Mobile Medical Technology Revolutionizing Patient Care


State-of-the-art mobile healthcare tools are transforming medicine, as indicated by results of a recent study from CompTIA, a non-profit trade association for the IT industry.

While most healthcare organizations are just beginning to embrace mobile health technologies, the study shows that there is a high level of interest in using mobile technology for initiatives ranging from medication monitoring and management to accessing electronic health records (EHR) remotely.

Mobility Has Positive Impact on Patient Care

Of the 375 healthcare providers surveyed, about 72 percent reported that mobility was having a positive impact on healthcare. Over 50 percent stated that some staff are utilizing tablets currently, and 60 percent said the same about smartphone usage.

“It takes time for emerging technologies to mature and for users to make sufficient progress along the learning curve before the benefits of innovation can be realized,” said Tim Herbert, vice president of research at CompTIA, in a release accompanying the study results. “We’re now beginning to see this happen in the healthcare sector.”

Transitioning to Electronic Records

Concerning EHR use, the study showed that that 43 percent of respondents had a comprehensive system in place, while 20 percent were utilizing a partial system.

Only 9 percent of the providers surveyed indicated that they had taken no action at all regarding EHR implementation.

Still there were 56 percent of respondents reporting that they were “less than optimally prepared” to transition to electronic records. Key areas for improvement to EHRs according to respondents included making such systems easier to use, improving interoperability and increasing operating speeds.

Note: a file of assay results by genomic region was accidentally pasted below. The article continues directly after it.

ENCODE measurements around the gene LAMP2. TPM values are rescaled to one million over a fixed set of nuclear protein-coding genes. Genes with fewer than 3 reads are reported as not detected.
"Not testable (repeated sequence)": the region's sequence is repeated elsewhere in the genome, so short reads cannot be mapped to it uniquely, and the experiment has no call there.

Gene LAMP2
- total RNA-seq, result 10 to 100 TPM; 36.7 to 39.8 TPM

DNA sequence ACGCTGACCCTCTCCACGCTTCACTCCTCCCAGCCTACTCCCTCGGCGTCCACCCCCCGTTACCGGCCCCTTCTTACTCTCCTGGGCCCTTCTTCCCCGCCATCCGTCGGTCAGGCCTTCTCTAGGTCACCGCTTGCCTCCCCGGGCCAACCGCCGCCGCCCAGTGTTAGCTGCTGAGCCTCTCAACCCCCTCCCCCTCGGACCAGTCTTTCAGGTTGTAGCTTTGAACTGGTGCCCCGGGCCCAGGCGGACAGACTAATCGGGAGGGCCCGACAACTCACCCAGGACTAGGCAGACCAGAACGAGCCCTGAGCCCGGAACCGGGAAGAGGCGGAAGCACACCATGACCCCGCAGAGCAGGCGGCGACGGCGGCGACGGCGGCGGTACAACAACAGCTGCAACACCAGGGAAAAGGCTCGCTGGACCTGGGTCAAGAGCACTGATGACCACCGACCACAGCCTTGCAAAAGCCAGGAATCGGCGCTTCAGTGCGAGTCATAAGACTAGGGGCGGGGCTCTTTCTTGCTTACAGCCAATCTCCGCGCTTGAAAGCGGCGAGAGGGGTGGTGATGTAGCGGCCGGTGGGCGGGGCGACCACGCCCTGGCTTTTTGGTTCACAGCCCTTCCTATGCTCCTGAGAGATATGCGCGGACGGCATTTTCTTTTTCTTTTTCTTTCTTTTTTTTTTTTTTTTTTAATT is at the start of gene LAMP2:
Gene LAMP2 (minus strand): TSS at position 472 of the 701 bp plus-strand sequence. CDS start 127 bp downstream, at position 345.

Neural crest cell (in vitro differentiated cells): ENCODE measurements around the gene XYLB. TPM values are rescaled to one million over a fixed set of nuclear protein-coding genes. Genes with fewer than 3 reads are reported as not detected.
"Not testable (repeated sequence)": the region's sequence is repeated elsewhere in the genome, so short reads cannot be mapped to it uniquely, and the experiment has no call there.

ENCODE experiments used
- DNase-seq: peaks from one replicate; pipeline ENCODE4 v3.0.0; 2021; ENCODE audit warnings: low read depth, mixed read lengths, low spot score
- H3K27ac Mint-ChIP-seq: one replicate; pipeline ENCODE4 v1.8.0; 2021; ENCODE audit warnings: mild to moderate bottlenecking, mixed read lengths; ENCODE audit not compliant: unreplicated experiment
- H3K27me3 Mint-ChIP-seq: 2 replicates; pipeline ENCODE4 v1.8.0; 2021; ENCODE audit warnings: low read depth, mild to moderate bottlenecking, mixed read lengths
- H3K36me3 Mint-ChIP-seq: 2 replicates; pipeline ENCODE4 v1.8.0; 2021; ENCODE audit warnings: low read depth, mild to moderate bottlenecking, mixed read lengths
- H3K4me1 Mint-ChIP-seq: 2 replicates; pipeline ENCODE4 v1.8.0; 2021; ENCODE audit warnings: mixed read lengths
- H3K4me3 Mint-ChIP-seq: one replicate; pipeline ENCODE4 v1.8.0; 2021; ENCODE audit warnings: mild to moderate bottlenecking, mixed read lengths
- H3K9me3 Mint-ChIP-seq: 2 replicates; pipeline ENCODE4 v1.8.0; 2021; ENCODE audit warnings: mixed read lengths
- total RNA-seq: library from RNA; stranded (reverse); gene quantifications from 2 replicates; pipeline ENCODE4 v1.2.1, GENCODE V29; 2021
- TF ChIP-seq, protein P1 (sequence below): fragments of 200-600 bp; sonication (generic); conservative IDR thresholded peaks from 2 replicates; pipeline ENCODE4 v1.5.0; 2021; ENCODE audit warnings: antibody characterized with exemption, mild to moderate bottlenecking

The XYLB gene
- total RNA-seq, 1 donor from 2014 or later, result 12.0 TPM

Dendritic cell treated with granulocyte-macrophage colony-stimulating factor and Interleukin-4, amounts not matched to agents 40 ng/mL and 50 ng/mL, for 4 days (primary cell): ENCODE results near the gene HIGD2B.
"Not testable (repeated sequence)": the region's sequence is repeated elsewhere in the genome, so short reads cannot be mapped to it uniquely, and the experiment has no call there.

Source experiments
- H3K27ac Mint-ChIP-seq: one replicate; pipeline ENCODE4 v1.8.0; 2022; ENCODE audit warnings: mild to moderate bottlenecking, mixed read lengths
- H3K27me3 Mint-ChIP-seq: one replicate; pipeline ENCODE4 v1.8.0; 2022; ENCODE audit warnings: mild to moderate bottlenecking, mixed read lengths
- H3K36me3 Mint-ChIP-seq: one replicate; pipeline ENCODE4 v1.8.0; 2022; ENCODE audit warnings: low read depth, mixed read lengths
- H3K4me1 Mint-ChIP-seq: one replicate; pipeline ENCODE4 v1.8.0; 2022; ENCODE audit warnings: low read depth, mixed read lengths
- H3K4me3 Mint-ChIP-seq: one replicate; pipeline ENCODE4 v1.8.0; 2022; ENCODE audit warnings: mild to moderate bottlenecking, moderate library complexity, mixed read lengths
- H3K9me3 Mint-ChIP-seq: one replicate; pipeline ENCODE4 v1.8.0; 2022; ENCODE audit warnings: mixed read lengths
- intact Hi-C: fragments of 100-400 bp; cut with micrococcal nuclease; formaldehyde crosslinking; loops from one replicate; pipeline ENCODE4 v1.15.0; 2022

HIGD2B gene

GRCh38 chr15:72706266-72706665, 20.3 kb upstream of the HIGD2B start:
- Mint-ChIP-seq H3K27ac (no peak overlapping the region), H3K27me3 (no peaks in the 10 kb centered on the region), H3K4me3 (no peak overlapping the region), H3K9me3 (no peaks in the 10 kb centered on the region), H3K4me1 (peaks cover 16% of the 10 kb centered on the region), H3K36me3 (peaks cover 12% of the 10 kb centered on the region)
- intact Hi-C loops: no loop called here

Safety Concerns Causing Some Disruption

As healthcare providers expand their use of mobile devices and apps, new security measures will need to be implemented.

The study revealed that there may need to be more concern among healthcare providers for the increasing level of security risks. Only 17 percent of the respondents reported having a comprehensive mobile device policy in place, with only 20 percent saying they have implemented partial policies.

“Even if healthcare providers are not putting personal health information at risk, they may be setting themselves up for other types of disruptions associated with insufficient mobile security policies and practices,” said Herbert.

Are you accessing medical imaging using a mobile device? If so, what has your experience been like?

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